The whole thing had gone colder than a priest's soul before she'd even got into my office, the box had been gone two days before she was desperate enough to bring in an outsider. I needed to get moving, but first thing's first. I brought out my neocom and checked my account balance. And nearly choked. She'd paid in isk, not syns - Syndicate Credits. I did a quick bit of math: With current exchange rate I could live like one of Quafe's pet senators for a year on that. Maybe even afford to hire a secretary.

Money like that, normally I'd say it stunk like three weeks on a shuttle full of cattle, but podders, right? She probably didn't even notice. That's what I told myself anyway. Money has a blinding charm all its own.

I squared things at the office and caught a ride down to Dockland. The bar nearest Kaita's hangar was a run down affair wedged into what was supposed to be the clear space between two internal bulkheads. If it had any kind of operating license, it was the cash-in-an-envelope sort, and the place didn't even have a name. Longshoremen who looked like they hardly needed help from a loader to move a few tons of ore around were lounging at rickety tables outside. I sidestepped as a man and a woman rolled out of the dimly lit interior. I'm not positive what they were doing, but the man spit out two teeth. I took the opportunity to slip inside.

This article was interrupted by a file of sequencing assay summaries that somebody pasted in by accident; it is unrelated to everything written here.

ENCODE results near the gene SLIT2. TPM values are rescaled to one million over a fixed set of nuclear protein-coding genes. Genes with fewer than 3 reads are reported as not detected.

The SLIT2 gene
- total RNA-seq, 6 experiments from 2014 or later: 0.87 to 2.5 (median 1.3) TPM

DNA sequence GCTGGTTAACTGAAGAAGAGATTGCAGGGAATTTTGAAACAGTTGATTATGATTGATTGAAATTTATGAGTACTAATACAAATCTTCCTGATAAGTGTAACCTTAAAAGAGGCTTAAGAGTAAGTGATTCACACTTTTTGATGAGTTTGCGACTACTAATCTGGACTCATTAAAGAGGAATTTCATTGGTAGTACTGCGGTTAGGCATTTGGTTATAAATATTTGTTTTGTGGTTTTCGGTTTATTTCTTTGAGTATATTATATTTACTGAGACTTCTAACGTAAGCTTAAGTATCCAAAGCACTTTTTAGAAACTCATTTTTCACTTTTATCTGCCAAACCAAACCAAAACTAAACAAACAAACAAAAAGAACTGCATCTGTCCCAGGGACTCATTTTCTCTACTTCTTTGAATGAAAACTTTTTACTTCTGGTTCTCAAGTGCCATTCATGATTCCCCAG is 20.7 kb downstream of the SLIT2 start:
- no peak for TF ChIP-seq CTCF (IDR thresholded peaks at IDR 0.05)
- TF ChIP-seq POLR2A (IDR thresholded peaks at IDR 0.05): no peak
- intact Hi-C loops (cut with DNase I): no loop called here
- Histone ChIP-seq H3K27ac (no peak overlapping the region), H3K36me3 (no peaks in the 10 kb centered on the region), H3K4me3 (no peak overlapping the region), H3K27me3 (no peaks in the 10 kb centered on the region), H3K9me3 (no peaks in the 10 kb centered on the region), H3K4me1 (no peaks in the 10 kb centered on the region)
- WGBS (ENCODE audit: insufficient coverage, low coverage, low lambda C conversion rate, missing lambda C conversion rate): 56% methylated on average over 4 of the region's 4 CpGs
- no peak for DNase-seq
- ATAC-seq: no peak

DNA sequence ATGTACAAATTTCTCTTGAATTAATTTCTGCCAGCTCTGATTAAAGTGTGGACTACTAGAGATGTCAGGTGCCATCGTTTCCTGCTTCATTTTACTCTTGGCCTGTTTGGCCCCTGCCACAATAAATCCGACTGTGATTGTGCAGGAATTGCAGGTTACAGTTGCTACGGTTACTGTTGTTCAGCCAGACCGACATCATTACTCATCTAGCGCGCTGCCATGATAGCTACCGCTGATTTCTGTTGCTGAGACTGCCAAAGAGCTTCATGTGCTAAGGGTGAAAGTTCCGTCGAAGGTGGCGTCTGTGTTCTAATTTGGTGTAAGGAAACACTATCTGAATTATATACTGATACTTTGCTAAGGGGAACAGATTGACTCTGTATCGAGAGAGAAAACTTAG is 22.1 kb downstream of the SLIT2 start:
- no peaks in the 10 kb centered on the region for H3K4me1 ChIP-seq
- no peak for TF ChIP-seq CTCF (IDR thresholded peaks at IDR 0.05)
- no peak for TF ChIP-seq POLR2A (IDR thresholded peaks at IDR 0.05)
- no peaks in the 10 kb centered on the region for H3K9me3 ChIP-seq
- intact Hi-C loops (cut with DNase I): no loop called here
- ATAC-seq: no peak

The interior was crowded with a restless, shadowy mass of shapes. I pulled my coat a bit closer and tried to blend in, but I felt like the furrier in the slaver pen as I moved to the bar. The bar tender had a Caldari look to her, and seemed hard enough to do her own bouncing. I motioned her over and flashed fifty syns, "Anyone been showing a lotta credits round here lately? Last week or so? And a brew for me."

She pulled me a beer and gave me the usual: a hard look, a sneer, and a "Maybe."

I held out three fifties, "Got a name for me sweetheart?"